Susan Neill-Fraser’s final appeal attempt continues as Justice Michael Brett is yet to decide if new witness Colin McLaren’s testimony provides new and compelling evidence.
Mr McLaren was questioned before the Hobart Supreme Court regarding his influence over Meaghan Vass’s signing of an affidavit, in which stated she was on the yacht belonging to Ms Neill-Fraser and her partner Bob Chappell on the night Mr Chappell disappeared in the Hobart suburb of Sandy Bay in 2009.
Ms Neill-Fraser was convicted for Mr Chappell’s murder in 2010 and is currently serving a 23-year sentence, but maintains her innocence.
An important part of Mr McLaren’s testimony was in January 2017 he heard via a phone call Ms Vass say she was on the yacht with two acquaintances and saw a fight.
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Mr McLaren wrote contemporaneous notes of the conversation shortly afterwards.
Justice Brett said the matter boiled down to whether there is reasonable belief Mr McLaren was telling the truth regarding the phone call.
Justice Brett questioned the witness as to why he left out the information from this phone call, particularly the fact that Ms Vass said there was a fight on board the yacht, from a draft statement he prepared for Ms Vass.
Mr McLaren said in terms of being a difficult witness, on a scale of one to 10, Ms Vass is a 15.
“She’s a very hard case,” Mr McLaren said.
“The most fractured and conflicted witness I’ve ever dealt with.
“I believed I needed to make baby steps.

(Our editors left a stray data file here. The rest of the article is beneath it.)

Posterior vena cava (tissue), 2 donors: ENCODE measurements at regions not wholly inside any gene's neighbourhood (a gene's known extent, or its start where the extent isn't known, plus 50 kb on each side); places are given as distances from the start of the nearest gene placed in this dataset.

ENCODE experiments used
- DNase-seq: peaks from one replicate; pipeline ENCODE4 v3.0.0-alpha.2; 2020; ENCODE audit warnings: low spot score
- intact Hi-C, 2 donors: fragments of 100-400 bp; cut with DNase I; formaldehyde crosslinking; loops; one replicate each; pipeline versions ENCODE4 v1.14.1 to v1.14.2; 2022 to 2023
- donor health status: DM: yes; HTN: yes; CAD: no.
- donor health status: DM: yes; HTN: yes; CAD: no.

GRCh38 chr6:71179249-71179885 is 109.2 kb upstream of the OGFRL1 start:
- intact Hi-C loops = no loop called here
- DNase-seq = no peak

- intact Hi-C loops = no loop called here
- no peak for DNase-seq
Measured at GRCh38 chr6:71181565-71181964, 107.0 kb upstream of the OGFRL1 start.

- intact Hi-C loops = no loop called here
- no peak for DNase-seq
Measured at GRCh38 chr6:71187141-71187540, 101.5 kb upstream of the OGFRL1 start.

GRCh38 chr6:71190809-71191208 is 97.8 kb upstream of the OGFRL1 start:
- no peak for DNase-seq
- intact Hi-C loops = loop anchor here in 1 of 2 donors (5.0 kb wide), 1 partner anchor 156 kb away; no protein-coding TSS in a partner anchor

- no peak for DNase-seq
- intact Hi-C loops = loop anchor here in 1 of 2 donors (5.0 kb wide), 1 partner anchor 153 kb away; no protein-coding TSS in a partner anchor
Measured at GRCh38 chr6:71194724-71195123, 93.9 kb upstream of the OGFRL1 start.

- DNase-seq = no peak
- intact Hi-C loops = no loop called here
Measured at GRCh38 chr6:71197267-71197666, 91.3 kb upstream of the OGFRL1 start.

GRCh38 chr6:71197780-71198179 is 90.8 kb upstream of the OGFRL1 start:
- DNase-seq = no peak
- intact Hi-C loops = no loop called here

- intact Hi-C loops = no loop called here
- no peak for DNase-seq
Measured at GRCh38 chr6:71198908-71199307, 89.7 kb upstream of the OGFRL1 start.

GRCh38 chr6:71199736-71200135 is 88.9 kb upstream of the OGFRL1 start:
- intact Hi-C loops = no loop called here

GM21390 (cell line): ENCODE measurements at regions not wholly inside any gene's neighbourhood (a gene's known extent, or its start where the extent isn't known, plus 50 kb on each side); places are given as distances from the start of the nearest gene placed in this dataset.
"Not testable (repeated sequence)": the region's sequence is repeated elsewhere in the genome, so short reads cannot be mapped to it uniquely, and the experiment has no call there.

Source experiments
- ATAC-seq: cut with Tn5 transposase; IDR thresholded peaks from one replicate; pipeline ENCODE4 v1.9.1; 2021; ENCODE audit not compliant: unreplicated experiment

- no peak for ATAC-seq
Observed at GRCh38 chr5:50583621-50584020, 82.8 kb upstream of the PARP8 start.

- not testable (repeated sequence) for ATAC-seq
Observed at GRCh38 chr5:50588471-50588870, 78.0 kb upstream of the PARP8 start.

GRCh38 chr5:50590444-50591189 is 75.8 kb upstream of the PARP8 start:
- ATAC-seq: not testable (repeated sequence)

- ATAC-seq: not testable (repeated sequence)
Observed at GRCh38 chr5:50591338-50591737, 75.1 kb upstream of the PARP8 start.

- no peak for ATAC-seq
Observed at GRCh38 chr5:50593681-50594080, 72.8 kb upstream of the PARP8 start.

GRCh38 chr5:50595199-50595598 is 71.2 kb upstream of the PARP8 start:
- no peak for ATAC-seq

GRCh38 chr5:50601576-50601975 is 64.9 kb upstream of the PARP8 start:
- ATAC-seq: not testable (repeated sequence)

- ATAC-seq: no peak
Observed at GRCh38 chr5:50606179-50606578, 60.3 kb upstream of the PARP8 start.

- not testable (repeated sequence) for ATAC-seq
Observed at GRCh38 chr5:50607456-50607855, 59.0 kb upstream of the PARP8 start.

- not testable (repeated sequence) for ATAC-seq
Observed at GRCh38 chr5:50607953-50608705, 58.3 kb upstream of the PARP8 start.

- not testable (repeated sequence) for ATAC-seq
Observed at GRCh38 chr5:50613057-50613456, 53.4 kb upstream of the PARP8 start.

“That’s a normal process of memory recall.”
Mr McLaren said he intended to continue working with Ms Vass on further declarations.
Mr McLaren said he initially provided a simple draft statement to start with because if “hit with the whole lot at once, they lockup.”
Director of Public Prosecution Daryl Coates said it is not reasonably arguable Mr McLaren is telling the truth.
Mr Coates said Mr McLaren lied to the court about payments made to witnesses, including a $750 payment to an acquaintance of Ms Vass who was housing her at the time and facing eviction.
The court was shown a video of Mr McLaren discussing this payment with his employer Eve Ash.
“It is ridiculous to suggest he forgot about the $750,” Mr Coates said.
“It wasn’t an outright lie, I just had no recollection of it,” Mr McLaren said.
Since signing the statement Ms Vass said she was made to do it out of fear.
Mr Coates questioned Mr McLaren about recorded comments about Ms Vass he heard from an acquaintance who was helping facilitate Mr McLaren meeting with Ms Vass, such as “what happens if the camera sees me kick her?” and “put her in the boot.”
Mr McLaren said he did not consider these statements towards Ms Vass as threats.
“That is the underworld and that’s how they speak,” Mr McLaren said.
“It’s just heightened criminal talk.”
Justice Michael Brett adjourned the court on Wednesday afternoon and said he did not have a time frame for the decision.
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